ROTTERDAM, Netherlands, May 1 (Reuters) - Dutch police stormed a Greenpeace ship on Thursday to prevent environmental activists blocking delivery of the first oil from Russia's new Arctic drilling platform reaching port in Rotterdam.
The Rainbow Warrior was crewed by the activists who were detained last year by Russia in the Arctic, the campaign group said. Greenpeace is opposed to drilling in the Arctic Sea which it says risks causing a catastrophe in a fragile ecosystem.
Police said the activists had reneged on an agreement they had made with harbour authorities not to interfere physically with the ship during their protest.
A Reuters photographer said activists had draped banners saying "No Arctic Oil" from the Russian vessel.
"The Russian ship is very big, about 250 metres long, and there are safety concerns when you try and stop it mooring," Rotterdam police spokesman Roland Ekkers said.
He said the activists had been detained in a room on the Rainbow Warrior until it docked, when the captain was arrested. The oil-tanker Mikhail Ulyanov entered the harbour unhindered, and moored at about 0915 GMT.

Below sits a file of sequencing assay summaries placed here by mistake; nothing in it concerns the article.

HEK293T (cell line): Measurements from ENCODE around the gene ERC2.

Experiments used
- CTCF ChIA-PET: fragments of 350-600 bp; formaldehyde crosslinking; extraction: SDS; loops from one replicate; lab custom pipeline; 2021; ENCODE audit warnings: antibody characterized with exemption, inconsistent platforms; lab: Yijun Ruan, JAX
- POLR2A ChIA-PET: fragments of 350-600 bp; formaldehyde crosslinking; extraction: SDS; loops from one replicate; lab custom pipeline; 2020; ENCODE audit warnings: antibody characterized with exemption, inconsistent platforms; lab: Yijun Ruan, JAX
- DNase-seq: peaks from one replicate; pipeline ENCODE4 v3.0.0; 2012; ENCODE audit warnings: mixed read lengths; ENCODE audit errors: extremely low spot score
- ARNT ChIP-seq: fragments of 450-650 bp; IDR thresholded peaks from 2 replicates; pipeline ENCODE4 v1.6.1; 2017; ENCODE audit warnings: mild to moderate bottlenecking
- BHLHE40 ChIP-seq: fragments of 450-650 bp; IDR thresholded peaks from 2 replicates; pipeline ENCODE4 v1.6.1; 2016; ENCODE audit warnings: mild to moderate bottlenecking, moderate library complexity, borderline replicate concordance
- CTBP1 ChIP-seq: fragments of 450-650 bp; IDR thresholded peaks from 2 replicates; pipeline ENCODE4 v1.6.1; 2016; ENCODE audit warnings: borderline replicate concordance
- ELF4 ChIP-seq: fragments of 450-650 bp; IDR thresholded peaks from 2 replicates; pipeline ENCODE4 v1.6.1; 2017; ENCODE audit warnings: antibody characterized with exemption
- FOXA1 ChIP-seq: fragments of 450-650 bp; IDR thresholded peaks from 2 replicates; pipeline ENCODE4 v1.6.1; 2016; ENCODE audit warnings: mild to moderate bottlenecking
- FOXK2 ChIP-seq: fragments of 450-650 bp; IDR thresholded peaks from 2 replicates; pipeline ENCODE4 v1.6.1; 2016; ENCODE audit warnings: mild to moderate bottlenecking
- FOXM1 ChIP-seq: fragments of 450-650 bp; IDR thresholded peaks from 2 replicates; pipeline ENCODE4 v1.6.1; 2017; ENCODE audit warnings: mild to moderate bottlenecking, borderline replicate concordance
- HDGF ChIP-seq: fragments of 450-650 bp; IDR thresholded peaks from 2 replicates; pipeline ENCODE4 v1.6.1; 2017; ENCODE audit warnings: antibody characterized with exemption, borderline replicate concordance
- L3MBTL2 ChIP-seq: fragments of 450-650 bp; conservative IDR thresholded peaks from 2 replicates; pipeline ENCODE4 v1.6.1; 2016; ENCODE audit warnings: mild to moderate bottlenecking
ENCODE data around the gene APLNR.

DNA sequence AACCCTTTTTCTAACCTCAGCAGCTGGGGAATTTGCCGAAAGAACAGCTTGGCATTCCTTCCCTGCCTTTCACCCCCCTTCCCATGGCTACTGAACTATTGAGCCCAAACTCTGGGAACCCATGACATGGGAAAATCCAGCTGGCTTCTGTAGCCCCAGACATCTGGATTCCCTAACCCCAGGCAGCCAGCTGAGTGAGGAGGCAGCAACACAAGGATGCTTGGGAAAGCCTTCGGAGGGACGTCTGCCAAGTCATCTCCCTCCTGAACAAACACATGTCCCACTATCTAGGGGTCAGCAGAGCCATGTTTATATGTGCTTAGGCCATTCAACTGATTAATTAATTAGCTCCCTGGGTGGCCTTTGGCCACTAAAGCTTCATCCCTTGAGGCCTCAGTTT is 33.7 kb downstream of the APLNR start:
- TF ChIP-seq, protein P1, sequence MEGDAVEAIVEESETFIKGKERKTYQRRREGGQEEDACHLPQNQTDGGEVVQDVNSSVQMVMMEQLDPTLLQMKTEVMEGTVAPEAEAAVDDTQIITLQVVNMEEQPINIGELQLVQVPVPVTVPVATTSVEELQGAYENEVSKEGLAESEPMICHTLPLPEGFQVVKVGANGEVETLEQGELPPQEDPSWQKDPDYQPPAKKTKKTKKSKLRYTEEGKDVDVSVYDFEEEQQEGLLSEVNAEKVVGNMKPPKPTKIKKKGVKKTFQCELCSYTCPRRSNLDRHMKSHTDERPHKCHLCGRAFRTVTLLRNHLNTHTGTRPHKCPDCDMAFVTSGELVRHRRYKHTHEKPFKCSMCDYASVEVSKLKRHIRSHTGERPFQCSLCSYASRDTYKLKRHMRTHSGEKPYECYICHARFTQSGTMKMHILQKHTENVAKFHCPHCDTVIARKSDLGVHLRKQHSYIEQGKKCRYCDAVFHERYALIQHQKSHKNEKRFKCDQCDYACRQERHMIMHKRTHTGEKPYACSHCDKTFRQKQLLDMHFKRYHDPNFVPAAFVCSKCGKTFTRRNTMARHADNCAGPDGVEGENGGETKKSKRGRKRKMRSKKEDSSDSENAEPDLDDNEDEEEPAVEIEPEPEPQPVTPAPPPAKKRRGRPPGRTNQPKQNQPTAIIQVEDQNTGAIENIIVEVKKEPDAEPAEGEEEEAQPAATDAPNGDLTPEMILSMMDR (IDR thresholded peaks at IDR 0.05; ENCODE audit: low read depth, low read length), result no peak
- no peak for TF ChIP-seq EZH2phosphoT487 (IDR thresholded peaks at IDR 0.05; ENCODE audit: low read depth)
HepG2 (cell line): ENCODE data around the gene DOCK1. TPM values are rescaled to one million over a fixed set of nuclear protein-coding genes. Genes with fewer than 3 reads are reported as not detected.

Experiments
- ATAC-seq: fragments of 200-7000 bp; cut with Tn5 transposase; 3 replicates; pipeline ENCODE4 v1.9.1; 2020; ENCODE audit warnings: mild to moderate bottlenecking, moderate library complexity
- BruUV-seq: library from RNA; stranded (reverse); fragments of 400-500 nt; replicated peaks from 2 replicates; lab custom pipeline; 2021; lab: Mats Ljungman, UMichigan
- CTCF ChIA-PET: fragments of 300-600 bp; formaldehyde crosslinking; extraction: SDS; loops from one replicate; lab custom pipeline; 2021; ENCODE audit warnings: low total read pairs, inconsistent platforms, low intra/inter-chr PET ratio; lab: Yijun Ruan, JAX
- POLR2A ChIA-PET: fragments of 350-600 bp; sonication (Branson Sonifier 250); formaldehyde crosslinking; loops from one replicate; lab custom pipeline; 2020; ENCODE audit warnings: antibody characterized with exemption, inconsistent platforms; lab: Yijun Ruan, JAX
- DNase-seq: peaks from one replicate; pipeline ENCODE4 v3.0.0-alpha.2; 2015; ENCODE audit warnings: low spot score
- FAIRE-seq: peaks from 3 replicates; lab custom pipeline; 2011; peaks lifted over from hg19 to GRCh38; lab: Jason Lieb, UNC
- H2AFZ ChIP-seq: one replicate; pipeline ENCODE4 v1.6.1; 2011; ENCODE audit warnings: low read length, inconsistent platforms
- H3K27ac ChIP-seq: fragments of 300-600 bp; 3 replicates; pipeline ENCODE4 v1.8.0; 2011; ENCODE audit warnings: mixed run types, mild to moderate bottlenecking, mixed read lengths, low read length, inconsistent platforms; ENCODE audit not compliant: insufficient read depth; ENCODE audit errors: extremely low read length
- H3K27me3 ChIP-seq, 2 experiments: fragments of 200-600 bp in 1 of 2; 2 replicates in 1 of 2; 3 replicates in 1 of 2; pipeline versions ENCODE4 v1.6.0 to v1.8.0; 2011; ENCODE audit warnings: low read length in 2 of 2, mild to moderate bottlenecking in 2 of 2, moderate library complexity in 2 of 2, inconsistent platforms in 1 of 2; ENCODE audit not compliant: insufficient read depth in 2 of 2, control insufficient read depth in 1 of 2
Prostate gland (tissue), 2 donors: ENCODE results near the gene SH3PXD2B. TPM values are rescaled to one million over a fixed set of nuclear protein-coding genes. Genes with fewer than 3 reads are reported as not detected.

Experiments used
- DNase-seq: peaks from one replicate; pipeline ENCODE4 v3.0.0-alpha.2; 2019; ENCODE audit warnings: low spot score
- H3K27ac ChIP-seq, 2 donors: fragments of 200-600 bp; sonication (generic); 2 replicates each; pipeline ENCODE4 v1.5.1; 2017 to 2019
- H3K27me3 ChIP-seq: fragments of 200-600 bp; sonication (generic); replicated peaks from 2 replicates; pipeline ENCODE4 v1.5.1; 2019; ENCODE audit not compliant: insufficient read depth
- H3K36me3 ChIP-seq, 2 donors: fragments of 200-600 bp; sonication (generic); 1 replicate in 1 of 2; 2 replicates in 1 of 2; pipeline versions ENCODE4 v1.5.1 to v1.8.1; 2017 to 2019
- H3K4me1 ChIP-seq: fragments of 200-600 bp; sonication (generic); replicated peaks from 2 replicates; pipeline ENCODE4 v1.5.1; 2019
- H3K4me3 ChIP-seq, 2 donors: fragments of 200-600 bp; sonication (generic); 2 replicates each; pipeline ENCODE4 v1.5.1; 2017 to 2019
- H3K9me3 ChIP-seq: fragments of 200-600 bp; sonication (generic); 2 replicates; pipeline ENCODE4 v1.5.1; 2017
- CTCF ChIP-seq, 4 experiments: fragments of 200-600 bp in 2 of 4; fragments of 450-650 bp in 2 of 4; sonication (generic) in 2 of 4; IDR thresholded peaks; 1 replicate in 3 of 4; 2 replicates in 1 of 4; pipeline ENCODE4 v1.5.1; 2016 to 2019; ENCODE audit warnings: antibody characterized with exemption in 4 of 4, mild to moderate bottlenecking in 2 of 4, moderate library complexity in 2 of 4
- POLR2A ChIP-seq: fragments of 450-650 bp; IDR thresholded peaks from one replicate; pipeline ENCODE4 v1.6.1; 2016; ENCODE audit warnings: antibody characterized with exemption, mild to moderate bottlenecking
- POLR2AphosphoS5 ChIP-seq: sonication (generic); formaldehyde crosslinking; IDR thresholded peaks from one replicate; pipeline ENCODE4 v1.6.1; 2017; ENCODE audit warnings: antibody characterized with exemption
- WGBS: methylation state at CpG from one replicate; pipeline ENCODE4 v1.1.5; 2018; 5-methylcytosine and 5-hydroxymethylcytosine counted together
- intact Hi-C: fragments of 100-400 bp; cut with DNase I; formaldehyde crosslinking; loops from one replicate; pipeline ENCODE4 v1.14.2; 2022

"Arctic oil represents a dangerous new form of dependence on Russia's state-owned energy giants at the very moment when we should be breaking free of their influence," said Greenpeace executive director Kumi Naidoo in a statement.
Tensions between Russia and Ukraine have prompted many analysts to warn that Europe is over-dependent on Russian gas, with some saying that the continent's reliance on Russia for energy makes it too costly to impose sanctions on the country.
"Thirty of us went to prison for shining a light on this dangerous Arctic oil," Dutch activist Faiza Oulahsen said in the Greenpeace statement.
The vessel, which had come from the Russian Arctic port of Murmansk, according to Thomson Reuters data, is carrying some 70,000 tonnes of oil from Gazprom's Prirazlomanaya oil platform in the Arctic Pechora Sea. The platform was briefly occupied by Greenpeace activists last year.
They were arrested by Russian military forces and charged with piracy, carrying a potential prison term of decades, but released under an amnesty initiated by President Vladimir Putin. (Reporting by Michael Kooren; Writing by Thomas Escritt; Editing by Louise Ireland)